House Made of Dawn tells the story of a Native American World War II veteran who cannot seem to find his place in life. His mixed heritage and inability to blend with the American culture causes for him to feel out of place. The format of the novel is unique, however it is hard to determine the time and setting of each narration. Momaday's poetic description of nature enhances the story detail, however much of the action that should be in the novel, is left out.
Michael
A few words to sum up my thoughts here: An American Classic. I would not hesitate to put this book on the required reading list for high school lit classes across the country (e.g., along side The Red Badge of Courage and The Catcher in the Rye). What a deep, insightful, emotional journey into the life of a man forced to exist in two completely different worlds. The world of his youth and later return is truly "the house made of pollen, house made of dawn." The other is post-war Los Angeles, Cal ...more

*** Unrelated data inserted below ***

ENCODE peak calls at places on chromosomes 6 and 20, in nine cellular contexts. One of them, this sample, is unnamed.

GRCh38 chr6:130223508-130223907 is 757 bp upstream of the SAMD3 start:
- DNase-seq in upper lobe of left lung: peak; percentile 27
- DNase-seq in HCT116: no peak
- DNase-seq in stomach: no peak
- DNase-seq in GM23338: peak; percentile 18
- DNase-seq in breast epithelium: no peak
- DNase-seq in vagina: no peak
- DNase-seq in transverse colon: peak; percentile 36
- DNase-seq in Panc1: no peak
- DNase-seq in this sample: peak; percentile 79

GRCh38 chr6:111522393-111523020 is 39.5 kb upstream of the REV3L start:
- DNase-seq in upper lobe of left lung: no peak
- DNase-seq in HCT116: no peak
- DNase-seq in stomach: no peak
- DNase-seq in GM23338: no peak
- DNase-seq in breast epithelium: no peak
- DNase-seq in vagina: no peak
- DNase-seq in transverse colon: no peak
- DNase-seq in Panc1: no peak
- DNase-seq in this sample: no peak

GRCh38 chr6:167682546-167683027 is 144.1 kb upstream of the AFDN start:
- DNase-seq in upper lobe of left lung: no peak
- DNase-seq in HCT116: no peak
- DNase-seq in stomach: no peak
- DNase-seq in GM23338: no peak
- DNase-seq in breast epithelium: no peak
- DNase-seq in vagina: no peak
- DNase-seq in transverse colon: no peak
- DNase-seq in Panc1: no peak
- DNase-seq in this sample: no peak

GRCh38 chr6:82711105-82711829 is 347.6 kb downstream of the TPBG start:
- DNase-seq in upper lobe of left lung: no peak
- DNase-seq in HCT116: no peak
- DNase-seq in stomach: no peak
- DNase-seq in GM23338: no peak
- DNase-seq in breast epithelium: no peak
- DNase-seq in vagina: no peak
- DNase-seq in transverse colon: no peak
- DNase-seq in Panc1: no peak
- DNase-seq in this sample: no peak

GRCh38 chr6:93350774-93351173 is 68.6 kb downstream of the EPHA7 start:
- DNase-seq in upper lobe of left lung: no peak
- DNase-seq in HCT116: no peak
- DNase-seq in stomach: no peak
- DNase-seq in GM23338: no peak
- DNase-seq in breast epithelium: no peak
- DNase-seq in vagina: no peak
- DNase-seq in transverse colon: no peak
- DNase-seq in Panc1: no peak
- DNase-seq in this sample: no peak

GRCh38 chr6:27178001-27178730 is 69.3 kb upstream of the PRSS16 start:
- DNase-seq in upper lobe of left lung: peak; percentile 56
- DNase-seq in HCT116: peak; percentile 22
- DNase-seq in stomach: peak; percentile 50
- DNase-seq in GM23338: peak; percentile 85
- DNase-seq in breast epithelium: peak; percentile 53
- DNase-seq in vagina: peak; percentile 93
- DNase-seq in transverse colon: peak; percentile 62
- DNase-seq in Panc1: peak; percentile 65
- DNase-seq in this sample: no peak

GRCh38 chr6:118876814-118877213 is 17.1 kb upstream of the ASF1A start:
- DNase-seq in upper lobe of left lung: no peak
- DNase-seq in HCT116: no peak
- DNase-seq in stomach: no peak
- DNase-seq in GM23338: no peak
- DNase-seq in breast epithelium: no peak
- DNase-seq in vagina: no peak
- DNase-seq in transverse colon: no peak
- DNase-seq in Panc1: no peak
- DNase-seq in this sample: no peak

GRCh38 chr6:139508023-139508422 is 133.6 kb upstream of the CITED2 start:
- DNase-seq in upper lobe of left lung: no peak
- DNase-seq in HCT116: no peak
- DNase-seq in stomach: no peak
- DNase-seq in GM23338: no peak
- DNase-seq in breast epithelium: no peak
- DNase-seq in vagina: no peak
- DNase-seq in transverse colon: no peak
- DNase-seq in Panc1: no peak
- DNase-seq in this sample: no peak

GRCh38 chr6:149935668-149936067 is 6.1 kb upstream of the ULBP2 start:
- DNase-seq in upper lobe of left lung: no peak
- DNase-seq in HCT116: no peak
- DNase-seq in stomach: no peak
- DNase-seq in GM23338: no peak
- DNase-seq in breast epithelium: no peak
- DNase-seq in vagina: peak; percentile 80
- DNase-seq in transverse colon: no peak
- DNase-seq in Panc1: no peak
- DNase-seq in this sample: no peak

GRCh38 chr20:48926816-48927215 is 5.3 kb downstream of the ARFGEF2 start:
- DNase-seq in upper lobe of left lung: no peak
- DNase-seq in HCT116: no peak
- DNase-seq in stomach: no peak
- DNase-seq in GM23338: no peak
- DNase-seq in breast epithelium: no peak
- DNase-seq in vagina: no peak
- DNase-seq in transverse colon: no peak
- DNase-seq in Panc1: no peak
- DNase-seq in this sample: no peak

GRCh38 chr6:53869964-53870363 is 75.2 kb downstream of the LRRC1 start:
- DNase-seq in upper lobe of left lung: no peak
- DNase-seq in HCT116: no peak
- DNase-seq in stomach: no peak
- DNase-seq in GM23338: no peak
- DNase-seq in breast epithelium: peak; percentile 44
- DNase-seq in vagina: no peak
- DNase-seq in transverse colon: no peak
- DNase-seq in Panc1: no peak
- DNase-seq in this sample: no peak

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N. Scott Momaday's baritone voice booms from any stage. The listener, whether at the United Nations in New York City or next to the radio at home, is transported through time, known as 'kairos"and space to Oklahoma near Carnegie, to the "sacred, red earth" of Momaday's tribe.

Born Feb. 27, 1934, Momaday's most famous book remains 1969's House Made of Dawn, the story of a Pueblo boy torn between th
...more
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“Coyotes have the gift of seldom being seen; they keep to the edge of vision and beyond, loping in and out of cover on the plains and highlands. And at night, when the whole world belongs to them, they parley at the river with the dogs, their higher, sharper voices full of authority and rebuke. They are an old council of clowns, and they are listened to.” 21 likes
“They have assumed the names and gestures of their enemies, but have held on to their own, secret souls; and in this there is a resistance and an overcoming, a long outwaiting.” 12 likes